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Eye on Boise: Vandalism at Anne Frank memorial called hate crime; community support for memorial swells

BOISE – The Idaho Anne Frank Human Rights Memorial has been defaced with racist and anti-Semitic graffiti three times in the past week, causing extensive damage to marble tablets at the memorial.

Boise Police Chief Bill Bones told the Idaho Statesman on Thursday that the attacks are being treated as a hate crime.

“There’s an obligation to call this what it is. It’s a cowardly act. It’s a criminal act,” he said. “The words that they wrote are obviously attacks against people that live in this community simply based on the religion they practice or the color of their skin.”

The Wassmuth Center for Human Rights, which operates the memorial in partnership with Boise city parks department and has its offices next door, reported an outpouring of community support, including two individual donors who came to the center’s office and donated $20,000 apiece on Thursday – the estimated cost to replace two marble tables damaged in the first of the three incidents. Two online fund-raising drives are raising thousands more.

Dan Prinzing, the center’s director, told the Statesman, “We are being told, ‘Yes, repair. Yes, replace. But also: Enhance. Build more.’ It’s been an overwhelming response.”

The memorial is an educational park dedicated in 2002, funded by contributions from more than 3,000 individuals and corporations. Schoolchildren across the state collected coins to fund a life-sized, $42,000 bronze sculpture of Anne Frank, the young holocaust victim whose diary is among the world’s most widely read books and has been translated into more than 60 languages. In her diary, Frank famously wrote, “I still believe, in spite of everything, that people are truly good at heart.”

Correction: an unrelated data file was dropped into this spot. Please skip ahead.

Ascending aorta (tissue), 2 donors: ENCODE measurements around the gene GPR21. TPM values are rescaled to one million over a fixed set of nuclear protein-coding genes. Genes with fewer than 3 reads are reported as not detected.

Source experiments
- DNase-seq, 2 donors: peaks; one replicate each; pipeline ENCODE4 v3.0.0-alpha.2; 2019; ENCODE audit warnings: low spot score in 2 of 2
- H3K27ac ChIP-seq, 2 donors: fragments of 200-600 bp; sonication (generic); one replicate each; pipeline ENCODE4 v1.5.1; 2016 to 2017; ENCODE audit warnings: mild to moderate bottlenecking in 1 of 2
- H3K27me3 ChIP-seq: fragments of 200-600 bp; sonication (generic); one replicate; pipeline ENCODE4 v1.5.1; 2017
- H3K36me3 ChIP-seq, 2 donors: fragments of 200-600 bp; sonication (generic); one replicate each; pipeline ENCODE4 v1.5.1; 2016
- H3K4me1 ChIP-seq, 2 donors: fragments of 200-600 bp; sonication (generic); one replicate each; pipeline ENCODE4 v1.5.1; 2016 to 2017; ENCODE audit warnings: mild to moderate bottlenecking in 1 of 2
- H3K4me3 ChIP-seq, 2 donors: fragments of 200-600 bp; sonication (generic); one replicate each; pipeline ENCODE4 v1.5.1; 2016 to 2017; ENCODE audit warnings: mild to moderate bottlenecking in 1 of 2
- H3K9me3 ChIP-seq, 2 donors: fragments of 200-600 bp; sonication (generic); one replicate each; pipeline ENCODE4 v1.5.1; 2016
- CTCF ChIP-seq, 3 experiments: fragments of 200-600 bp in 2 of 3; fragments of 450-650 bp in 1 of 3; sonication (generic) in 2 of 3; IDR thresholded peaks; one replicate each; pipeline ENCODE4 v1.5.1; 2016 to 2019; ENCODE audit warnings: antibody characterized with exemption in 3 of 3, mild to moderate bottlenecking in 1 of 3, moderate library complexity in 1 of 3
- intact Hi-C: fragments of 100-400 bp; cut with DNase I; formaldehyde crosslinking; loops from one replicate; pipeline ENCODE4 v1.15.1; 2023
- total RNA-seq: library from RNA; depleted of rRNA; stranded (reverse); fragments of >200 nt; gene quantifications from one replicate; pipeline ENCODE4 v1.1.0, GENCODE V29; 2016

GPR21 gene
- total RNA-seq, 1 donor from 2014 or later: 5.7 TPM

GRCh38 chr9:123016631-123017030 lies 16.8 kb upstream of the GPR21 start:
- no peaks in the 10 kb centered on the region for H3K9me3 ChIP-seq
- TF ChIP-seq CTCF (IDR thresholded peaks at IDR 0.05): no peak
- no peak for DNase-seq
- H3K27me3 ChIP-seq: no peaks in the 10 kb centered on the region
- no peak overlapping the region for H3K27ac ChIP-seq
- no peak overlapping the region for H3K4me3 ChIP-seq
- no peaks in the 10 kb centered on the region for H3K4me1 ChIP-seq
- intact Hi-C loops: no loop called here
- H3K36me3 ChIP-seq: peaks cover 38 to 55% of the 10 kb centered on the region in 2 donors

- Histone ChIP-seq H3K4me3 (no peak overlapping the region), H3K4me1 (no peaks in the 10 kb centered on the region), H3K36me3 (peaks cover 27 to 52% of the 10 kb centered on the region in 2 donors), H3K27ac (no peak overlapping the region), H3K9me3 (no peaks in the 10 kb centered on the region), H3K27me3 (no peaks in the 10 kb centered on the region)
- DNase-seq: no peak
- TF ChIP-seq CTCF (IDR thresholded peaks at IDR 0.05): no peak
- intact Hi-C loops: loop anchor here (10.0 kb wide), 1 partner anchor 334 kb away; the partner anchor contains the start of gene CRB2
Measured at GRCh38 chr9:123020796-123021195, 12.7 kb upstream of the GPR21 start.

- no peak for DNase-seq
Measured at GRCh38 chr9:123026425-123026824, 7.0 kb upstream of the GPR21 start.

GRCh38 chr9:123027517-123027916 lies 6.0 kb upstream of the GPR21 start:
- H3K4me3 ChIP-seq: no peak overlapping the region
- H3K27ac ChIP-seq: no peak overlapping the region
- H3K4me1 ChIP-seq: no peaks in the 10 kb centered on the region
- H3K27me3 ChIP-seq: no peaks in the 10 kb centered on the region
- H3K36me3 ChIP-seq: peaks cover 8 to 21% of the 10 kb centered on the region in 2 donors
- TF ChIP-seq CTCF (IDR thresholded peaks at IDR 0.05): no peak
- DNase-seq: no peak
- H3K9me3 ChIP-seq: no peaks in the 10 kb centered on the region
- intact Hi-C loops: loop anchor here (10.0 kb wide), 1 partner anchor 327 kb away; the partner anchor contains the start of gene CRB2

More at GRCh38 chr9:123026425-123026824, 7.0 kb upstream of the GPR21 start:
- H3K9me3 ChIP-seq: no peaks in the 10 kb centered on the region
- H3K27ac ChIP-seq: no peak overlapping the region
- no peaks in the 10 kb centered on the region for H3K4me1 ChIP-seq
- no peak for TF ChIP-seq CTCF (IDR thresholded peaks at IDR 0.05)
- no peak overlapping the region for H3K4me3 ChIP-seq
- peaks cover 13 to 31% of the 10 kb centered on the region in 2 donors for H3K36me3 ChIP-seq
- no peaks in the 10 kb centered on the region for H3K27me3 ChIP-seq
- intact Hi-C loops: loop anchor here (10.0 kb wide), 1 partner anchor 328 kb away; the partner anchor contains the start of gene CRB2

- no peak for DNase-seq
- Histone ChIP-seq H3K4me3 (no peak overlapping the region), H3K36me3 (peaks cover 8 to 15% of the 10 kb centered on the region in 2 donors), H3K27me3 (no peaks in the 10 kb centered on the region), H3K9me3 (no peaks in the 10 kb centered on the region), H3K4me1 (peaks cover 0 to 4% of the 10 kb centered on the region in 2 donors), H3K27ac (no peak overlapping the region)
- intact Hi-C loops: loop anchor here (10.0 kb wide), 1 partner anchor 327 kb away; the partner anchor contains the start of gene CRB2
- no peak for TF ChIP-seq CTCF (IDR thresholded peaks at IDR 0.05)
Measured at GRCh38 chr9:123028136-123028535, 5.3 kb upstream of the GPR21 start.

The site functions as an outdoor classroom, a place of contemplation, a tourist attraction, a gathering place and a monument.

Located along the Boise River Greenbelt in downtown Boise, the memorial features the statue of Anne, peering out a window; inspiring quotes from more than 60 of the world’s humanitarian leaders; benches and reading areas; marble tablets engraved with the 30 articles of the Universal Declaration of Human Rights, one of the few places in the world where the full declaration is on permanent public display; waterfalls; reflecting ponds; serene landscaping; and several other features aimed at contemplation, inspiration and human rights. It is the only permanent Anne Frank memorial in the United States.